The device has also been attributed to Sir John Herschel, Charles Babbage, Dr. William Fitton, and Dr. William Wollaston.
The thaumatrope consisted of a single image on both sides of a disk, with a string on two ends.
By spinning the disk on its tight string, the two images seem to merge. For example, if a bird is drawn as a high-contrast image on one side of the disk and a cage on the other, upside-down when the disk is twirled, the bird will appear to be inside the cage.
Joseph Plateau invented an adaptation of the thaumatrope, the “phenakistiscope” in 1829.
Plateau was a Belgian artist and scientist. His doctoral thesis, “On Certain Properties of the Impressions Produced by Light upon the Organ of Sight,” was influenced by Roget’s thesis.
He drew a series of 16 drawings on the perimeter of a disk, each representing gradually changing phases of a figure or object in motion. Each drawing was located between two slits. When a person spun the disk in front of a mirror, and, while peering through the rapidly moving slits to view the reflection of the successive images, the pictures would seem to blend together and give the impression of a single continuous action.
Similar to what would later develop as film cameras and projectors, the disk’s cardboard backing acted as a “shutter” and the slits behaved like an “aperture,” to provide the necessary interruptions required for the human eye to perceive sequential images as movement.
Because of his work, Plateau is considered to be the first animator.
He was best known as a physicist, but also as an artist. His father was a landscape and flower painter and enrolled his son into the Academy of Design in Brussels. His parents died when he was 14 and he was left under the care of his uncle, who felt that Joseph should become a scientist. Nonetheless, he continued to pursue art alongside science. The two disciplines complemented each other, proving to be an excellent combination for his research of vision.
On January 20, 1833, his invention was announced as the “phenakistiscope” or “fantascope.” In July of that year, Rudolph Ackermann, a fashionable London publisher, put the disks on the market. It was called the “phantasmascope,” designed by Professor Plateau of Brussels
The objects were simple. The first disk showed a dancer spinning in a pirouette.
He later discovered that figures in motion did not have to remain in one spot. They could move across what we now call the “frame.”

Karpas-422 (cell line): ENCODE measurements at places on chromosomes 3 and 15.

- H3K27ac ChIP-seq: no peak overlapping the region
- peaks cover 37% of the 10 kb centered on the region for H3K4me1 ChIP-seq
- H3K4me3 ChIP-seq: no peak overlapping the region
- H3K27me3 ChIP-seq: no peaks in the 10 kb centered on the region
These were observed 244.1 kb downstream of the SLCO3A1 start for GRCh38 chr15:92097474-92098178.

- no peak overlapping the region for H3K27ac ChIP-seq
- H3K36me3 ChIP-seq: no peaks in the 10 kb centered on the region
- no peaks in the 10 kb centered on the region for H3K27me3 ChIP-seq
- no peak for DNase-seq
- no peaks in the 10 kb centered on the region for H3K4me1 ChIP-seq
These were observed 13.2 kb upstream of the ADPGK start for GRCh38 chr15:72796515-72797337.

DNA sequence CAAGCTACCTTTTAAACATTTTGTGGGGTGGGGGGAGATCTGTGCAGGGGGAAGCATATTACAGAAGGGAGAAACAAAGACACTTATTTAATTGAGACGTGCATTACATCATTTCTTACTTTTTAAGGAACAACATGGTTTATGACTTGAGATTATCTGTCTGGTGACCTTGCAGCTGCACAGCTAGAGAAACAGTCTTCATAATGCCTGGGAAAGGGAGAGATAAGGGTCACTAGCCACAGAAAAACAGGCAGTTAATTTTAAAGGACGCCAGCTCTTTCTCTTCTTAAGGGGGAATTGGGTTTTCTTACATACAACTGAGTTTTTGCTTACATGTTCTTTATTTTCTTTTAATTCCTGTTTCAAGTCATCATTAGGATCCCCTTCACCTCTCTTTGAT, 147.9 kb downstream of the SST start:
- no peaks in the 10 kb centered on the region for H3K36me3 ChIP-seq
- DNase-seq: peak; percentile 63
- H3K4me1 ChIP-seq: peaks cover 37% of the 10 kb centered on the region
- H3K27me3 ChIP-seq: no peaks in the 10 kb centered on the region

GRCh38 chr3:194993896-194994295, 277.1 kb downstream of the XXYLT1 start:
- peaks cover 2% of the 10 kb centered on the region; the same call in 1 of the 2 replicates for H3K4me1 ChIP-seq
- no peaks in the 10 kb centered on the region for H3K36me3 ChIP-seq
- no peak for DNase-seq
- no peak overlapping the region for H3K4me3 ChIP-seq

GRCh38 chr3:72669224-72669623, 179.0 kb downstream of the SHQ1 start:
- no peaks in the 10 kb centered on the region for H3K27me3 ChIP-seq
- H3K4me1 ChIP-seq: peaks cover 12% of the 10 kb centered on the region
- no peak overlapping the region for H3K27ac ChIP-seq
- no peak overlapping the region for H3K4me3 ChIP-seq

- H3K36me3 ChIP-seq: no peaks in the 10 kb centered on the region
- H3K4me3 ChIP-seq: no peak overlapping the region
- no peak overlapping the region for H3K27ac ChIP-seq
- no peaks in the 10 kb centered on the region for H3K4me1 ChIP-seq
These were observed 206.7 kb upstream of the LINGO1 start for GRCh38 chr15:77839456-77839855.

On other disks, he achieved startling three-dimensional illusions, like a simple spiral of colored circles that grew larger as they approached the outer edge of the disk. Some images gave a psychedelic impression of balls that changed color as they emerged from the center of the disk.
Tragically, Dr. Plateau spent the last 40 years of his life blind. The condition developed because of gazing at the sun while conducting his optical experiments in the 1820’s.
Following Professor Plateau and the phenakistiscope, a wide range of new entertainment devices based on the persistence of vision appeared, and most of them used a slotted disk. In 1898, there were said to be 109 scopes seen in Paris, London, and Brussels, ranging from the animatoscope to the zoetrope.
In 1834, William George Hoener first proposed the “daedalum,” or “Wheel of the Devil.” The idea is not taken seriously until 1867, when Hoener developed a newer version, the “zoetrope,” or Wheel of Life (zoe, or zoo is Greek for “animal of life;” trope is “things that turn”).
It was an improvement on the phenakistiscope because several people could view the movement at one time.
Supposedly invented by an anonymous American during the Civil War, the “kinograph” appeared in 1868.
It was a variation of it was the “filoscope,” which was patented in 1896. It used a lever to make flipping the pages easier.
Emile Reynaud invented the “Praxiniscope Theatre” in 1878. It used a zoetrope drum with mirrors to project moving images.
The ” Theatre Optique” opened in Paris in 1882, where Reynaud projected hand-painted images on a screen before an audience.
LIMITS OF OPTICAL TOYS
In class, you made a thaumatrope. The device is limited, as two images blend into one. Animation does not occur with a thaumatrope.
On the other hand, it was possible to produce magnificent animation with a phenakistiscope, with 12 or 16 images to make a sequence. The area that you draw within is quite small though.
The zoetrope provides a larger “frame” for images, but again, you are limited to working with only a dozen or so images.
Undoubtedly, you have noticed the obvious effects that the shutter makes, causing poor image quality. Looking through the slots, the cardboard intermittently blocks the view. To compensate for this visual noise, you had to design the images as bold, dark lines, using simple and recognizable shapes.